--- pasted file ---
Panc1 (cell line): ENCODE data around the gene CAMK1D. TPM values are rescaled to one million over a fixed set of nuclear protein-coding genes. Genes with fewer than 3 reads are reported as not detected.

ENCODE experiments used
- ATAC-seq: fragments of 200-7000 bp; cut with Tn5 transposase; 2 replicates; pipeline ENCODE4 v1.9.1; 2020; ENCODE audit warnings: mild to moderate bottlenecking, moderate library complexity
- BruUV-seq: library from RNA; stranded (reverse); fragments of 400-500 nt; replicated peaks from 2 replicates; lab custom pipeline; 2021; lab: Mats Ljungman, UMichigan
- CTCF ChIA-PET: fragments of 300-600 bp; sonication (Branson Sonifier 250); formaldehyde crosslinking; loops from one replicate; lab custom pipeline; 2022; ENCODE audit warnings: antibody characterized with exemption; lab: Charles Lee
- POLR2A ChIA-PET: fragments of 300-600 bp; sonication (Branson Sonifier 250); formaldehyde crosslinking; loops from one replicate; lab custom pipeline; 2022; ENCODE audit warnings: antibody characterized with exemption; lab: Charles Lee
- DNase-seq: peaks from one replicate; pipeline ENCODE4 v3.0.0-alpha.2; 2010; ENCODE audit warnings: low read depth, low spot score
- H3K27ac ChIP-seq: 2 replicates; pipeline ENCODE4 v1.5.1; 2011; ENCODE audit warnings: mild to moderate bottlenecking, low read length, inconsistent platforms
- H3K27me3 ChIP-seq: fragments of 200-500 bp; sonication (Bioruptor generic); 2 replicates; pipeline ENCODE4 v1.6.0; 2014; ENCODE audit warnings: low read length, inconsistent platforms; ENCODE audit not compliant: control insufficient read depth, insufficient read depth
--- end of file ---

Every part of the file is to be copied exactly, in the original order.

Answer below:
Panc1 (cell line): ENCODE data around the gene CAMK1D. TPM values are rescaled to one million over a fixed set of nuclear protein-coding genes. Genes with fewer than 3 reads are reported as not detected.

ENCODE experiments used
- ATAC-seq: fragments of 200-7000 bp; cut with Tn5 transposase; 2 replicates; pipeline ENCODE4 v1.9.1; 2020; ENCODE audit warnings: mild to moderate bottlenecking, moderate library complexity
- BruUV-seq: library from RNA; stranded (reverse); fragments of 400-500 nt; replicated peaks from 2 replicates; lab custom pipeline; 2021; lab: Mats Ljungman, UMichigan
- CTCF ChIA-PET: fragments of 300-600 bp; sonication (Branson Sonifier 250); formaldehyde crosslinking; loops from one replicate; lab custom pipeline; 2022; ENCODE audit warnings: antibody characterized with exemption; lab: Charles Lee
- POLR2A ChIA-PET: fragments of 300-600 bp; sonication (Branson Sonifier 250); formaldehyde crosslinking; loops from one replicate; lab custom pipeline; 2022; ENCODE audit warnings: antibody characterized with exemption; lab: Charles Lee
- DNase-seq: peaks from one replicate; pipeline ENCODE4 v3.0.0-alpha.2; 2010; ENCODE audit warnings: low read depth, low spot score
- H3K27ac ChIP-seq: 2 replicates; pipeline ENCODE4 v1.5.1; 2011; ENCODE audit warnings: mild to moderate bottlenecking, low read length, inconsistent platforms
- H3K27me3 ChIP-seq: fragments of 200-500 bp; sonication (Bioruptor generic); 2 replicates; pipeline ENCODE4 v1.6.0; 2014; ENCODE audit warnings: low read length, inconsistent platforms; ENCODE audit not compliant: control insufficient read depth, insufficient read depth